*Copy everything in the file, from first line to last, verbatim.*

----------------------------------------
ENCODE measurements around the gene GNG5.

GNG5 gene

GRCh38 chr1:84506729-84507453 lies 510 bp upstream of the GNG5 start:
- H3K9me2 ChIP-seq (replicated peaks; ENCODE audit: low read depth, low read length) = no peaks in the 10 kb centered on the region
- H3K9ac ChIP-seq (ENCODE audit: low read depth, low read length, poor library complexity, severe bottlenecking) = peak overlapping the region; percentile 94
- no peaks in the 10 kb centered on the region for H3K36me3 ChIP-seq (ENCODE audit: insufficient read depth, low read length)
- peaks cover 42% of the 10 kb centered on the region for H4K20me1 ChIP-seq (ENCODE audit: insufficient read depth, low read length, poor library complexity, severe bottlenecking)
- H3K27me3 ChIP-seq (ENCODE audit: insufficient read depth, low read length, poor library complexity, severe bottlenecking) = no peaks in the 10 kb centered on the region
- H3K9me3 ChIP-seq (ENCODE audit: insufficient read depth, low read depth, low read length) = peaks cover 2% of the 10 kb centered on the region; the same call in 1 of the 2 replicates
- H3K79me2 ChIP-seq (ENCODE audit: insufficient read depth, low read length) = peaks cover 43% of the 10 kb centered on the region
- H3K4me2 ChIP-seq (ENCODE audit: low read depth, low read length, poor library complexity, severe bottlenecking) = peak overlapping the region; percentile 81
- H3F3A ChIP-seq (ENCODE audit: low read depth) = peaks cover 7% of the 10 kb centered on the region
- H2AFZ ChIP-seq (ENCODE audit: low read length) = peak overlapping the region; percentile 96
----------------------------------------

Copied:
ENCODE measurements around the gene GNG5.

GNG5 gene

GRCh38 chr1:84506729-84507453 lies 510 bp upstream of the GNG5 start:
- H3K9me2 ChIP-seq (replicated peaks; ENCODE audit: low read depth, low read length) = no peaks in the 10 kb centered on the region
- H3K9ac ChIP-seq (ENCODE audit: low read depth, low read length, poor library complexity, severe bottlenecking) = peak overlapping the region; percentile 94
- no peaks in the 10 kb centered on the region for H3K36me3 ChIP-seq (ENCODE audit: insufficient read depth, low read length)
- peaks cover 42% of the 10 kb centered on the region for H4K20me1 ChIP-seq (ENCODE audit: insufficient read depth, low read length, poor library complexity, severe bottlenecking)
- H3K27me3 ChIP-seq (ENCODE audit: insufficient read depth, low read length, poor library complexity, severe bottlenecking) = no peaks in the 10 kb centered on the region
- H3K9me3 ChIP-seq (ENCODE audit: insufficient read depth, low read depth, low read length) = peaks cover 2% of the 10 kb centered on the region; the same call in 1 of the 2 replicates
- H3K79me2 ChIP-seq (ENCODE audit: insufficient read depth, low read length) = peaks cover 43% of the 10 kb centered on the region
- H3K4me2 ChIP-seq (ENCODE audit: low read depth, low read length, poor library complexity, severe bottlenecking) = peak overlapping the region; percentile 81
- H3F3A ChIP-seq (ENCODE audit: low read depth) = peaks cover 7% of the 10 kb centered on the region
- H2AFZ ChIP-seq (ENCODE audit: low read length) = peak overlapping the region; percentile 96